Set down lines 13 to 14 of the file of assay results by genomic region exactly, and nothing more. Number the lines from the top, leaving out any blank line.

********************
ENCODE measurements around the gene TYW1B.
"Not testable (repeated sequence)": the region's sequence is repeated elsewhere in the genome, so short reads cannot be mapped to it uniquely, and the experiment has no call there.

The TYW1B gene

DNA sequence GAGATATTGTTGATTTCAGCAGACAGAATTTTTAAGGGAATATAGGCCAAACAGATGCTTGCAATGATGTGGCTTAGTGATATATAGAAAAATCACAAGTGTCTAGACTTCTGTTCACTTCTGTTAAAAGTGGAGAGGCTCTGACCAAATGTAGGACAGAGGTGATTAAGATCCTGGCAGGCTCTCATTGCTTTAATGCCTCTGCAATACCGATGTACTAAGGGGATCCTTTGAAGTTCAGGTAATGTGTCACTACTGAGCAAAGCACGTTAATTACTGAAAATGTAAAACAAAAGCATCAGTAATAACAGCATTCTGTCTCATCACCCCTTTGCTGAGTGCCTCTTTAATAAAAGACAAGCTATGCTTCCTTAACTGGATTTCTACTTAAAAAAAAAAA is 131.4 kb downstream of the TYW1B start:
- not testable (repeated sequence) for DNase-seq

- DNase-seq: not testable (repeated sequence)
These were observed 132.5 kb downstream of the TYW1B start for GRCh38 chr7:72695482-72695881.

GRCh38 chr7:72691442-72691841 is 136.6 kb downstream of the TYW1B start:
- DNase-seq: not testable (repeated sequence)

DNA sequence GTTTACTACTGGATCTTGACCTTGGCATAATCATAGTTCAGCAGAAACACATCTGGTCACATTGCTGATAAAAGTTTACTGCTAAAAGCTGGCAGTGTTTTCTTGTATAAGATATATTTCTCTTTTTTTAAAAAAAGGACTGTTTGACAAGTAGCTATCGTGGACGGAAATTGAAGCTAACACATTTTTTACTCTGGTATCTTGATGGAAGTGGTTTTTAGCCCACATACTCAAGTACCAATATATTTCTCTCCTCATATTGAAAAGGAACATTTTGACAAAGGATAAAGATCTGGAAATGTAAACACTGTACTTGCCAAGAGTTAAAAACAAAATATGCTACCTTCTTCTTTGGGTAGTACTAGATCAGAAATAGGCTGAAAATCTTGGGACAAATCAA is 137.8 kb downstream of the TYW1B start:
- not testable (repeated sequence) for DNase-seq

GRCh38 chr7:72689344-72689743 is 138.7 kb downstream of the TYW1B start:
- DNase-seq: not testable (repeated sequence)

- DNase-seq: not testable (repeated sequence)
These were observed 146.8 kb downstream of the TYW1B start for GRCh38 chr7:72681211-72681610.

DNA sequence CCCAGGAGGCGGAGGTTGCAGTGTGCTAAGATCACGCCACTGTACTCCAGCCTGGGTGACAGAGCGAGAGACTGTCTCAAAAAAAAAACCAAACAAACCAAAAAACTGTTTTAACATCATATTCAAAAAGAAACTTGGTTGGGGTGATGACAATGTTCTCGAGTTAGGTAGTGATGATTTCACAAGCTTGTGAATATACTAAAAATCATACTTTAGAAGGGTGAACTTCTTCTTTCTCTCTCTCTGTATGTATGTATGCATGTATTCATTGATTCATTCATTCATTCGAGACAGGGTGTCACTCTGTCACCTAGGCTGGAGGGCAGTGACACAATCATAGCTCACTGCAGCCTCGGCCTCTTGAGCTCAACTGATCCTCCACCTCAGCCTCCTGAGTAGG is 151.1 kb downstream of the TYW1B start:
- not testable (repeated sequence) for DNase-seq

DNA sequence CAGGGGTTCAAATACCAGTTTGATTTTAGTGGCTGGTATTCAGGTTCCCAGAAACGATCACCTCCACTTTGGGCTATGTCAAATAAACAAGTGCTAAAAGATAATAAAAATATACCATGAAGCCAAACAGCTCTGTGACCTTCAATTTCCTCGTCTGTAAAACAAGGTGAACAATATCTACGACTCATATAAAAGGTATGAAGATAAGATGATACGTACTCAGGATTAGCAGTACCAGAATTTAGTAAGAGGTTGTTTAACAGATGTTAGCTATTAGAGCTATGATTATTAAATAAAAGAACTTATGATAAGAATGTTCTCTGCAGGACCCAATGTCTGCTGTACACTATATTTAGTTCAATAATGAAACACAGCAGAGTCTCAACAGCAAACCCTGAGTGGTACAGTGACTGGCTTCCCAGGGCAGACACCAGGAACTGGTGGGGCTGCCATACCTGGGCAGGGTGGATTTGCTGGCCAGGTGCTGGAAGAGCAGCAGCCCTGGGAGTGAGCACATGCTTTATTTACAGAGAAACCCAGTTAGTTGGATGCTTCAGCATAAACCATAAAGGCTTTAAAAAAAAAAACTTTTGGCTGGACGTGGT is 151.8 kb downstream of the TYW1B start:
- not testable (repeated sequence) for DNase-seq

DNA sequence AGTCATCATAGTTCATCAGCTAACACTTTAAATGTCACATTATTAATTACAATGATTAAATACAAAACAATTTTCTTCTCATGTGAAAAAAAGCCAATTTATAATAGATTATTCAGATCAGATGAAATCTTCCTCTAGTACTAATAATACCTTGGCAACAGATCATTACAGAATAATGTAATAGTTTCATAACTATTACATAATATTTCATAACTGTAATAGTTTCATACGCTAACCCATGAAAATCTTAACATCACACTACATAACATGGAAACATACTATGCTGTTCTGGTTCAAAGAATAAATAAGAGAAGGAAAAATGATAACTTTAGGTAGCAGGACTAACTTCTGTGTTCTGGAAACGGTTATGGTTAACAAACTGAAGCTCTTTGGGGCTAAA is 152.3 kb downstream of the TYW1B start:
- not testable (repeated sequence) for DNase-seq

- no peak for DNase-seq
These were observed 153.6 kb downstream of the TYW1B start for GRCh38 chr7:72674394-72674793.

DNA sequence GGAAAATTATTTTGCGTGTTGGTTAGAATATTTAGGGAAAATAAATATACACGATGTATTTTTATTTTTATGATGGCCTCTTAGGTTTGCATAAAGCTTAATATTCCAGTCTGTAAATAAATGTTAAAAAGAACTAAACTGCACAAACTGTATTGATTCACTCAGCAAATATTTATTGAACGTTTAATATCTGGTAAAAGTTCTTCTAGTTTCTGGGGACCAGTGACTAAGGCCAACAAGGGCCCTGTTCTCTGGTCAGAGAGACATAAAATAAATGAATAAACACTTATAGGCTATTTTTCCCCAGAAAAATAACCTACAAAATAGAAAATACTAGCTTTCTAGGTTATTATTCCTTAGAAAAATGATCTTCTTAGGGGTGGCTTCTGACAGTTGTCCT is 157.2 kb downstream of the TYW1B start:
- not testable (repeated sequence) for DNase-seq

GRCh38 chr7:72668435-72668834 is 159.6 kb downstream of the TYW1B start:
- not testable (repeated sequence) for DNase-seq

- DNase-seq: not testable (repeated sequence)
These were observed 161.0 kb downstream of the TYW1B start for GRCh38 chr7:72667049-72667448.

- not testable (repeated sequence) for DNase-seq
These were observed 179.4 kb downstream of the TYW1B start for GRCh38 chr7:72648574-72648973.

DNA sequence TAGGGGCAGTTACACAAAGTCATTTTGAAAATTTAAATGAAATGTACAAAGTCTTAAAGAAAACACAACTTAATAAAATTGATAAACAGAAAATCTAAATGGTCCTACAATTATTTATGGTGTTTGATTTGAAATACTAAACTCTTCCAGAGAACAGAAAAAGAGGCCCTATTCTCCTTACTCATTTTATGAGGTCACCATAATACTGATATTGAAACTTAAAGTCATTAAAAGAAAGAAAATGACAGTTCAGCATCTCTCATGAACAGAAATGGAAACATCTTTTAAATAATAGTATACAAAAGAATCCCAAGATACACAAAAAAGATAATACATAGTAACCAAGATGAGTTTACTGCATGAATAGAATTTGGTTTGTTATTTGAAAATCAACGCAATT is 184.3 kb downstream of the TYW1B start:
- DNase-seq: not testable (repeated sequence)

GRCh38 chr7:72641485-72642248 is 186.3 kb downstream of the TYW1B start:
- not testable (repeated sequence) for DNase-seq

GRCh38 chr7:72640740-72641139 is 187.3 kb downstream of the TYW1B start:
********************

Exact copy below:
- DNase-seq: not testable (repeated sequence)

- DNase-seq: not testable (repeated sequence)